Lenovo's Crisis In China

Lenovo
A Lenovo ultrabook and a tablet are displayed during a news conference in Hong Kong, China May 21, 2015. (Photo: REUTERS/Bobby Yip/File Photo)

Within a month after Lenovo came under heat due to allegations that it exploited the Chinese people's deep love for their country, the company has once again been called out for its alleged "unpatriotic" move in adding China into its brand name at a critical time.

Some analysts noted that Lenovo's popularity may slowly decline in its home turf following questions about its sincerity. The backlash started after the firm made the quiet move of changing its name to Lenovo China.

Many of China's online community members questioned whether the laptop giant was sincere about its decision to change its name or if the decision was made as a strategy to hopefully get the support of the massive Chinese market amid raging trade war with the U.S.

The last few months of U.S. tariffs being handed out to billions of Chinese goods triggered a wave of nationalism among consumers and netizens in the country. Ever since tariffs started rolling out and Huawei was blacklisted from working with American firms, Chinese communities have been watchful of other home-grown companies.

It didn't help that rumors circulated in May regarding Lenovo allegedly halting supplies to Huawei due to increased pressure from the U.S. government. The company has denied the rumors.

This is not the first time Lenovo went under fire for inappropriate comments and missteps. Late last month, CFO Wai Ming revealed that the company can relocate production from its home country should the White House slap additional tariffs.

Chinese Internet users immediately unleashed comments online, reminiscing on CEO Yang Yuanqing's comments in September last year that Lenovo is "not a Chinese company" and instead is a "global" firm.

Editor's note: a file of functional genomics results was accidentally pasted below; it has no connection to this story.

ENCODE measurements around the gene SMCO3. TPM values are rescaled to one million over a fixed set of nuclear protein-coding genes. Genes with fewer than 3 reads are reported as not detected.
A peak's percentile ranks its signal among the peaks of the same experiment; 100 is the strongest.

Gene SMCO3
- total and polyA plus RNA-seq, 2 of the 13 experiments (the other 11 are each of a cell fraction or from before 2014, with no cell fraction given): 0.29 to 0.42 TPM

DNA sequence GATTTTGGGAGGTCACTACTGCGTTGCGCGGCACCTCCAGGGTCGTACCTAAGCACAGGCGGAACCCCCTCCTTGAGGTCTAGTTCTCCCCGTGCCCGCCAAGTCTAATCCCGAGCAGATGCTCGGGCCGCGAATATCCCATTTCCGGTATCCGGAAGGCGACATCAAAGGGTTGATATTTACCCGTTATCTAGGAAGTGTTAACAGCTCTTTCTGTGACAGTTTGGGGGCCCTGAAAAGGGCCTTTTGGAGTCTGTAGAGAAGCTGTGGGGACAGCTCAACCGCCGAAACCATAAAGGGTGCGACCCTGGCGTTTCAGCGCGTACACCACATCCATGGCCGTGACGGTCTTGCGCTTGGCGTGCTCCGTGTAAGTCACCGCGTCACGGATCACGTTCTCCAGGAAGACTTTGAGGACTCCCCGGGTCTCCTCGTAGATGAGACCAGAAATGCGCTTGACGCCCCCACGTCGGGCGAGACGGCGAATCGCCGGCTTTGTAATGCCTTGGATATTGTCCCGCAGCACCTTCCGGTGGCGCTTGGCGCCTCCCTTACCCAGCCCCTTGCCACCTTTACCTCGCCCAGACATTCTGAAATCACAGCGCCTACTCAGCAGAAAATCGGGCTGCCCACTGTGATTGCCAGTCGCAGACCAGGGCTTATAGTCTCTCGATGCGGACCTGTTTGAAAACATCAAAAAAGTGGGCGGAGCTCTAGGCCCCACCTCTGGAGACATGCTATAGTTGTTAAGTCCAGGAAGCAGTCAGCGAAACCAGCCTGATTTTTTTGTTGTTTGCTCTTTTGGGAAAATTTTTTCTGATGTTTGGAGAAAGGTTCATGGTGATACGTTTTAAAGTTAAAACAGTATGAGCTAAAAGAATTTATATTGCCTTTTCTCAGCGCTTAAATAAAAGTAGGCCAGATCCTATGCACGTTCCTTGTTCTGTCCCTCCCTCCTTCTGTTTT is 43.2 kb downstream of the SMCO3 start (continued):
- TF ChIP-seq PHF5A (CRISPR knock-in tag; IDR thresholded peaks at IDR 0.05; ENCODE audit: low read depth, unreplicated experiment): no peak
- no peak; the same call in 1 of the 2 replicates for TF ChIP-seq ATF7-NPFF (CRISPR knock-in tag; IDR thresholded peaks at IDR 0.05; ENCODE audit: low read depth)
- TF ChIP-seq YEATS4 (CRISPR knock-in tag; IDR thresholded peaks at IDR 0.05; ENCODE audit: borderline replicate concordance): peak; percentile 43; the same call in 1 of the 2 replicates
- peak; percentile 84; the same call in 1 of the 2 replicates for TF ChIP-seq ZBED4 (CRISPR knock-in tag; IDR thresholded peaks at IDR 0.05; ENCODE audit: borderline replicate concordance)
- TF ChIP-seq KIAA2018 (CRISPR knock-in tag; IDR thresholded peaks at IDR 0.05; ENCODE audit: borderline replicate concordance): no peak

At that time, the laptop provider clarified that Yang's comments were taken out of context. Yang explained through Chinese social media platform Weibo that his statement was referring to Lenovo's global manufacturing plants and international ventures.

2018 was particularly a crisis-laden year for the company as the issue on the firm's decision to back Qualcomm over Huawei in a 5G standards scheme in 2016 resurfaced. Alibaba Founder Jack Ma seemed to come to Lenovo's rescue at that time, stating that competition was necessary for business.

Yang denied that it sold out its own over the U.S. chipmaker. Founder Liu Chuanzhi admitted that criticisms against the company he built were beating on its reputation. A local media outlet revealed during the chaos that Lenovo switched to vote for Huawei's Polar code camp a month after.

Due to the recent backlash against Lenovo, some industry experts indicated that confidence in the company could decline, as well as support from Chinese buyers who are usually very supportive of products manufactured from their home country.

Lenovo has yet to comment on its name change.

© 2019 Business Times All rights reserved. Do not reproduce without permission.
Sign Up for Newsletters and Alerts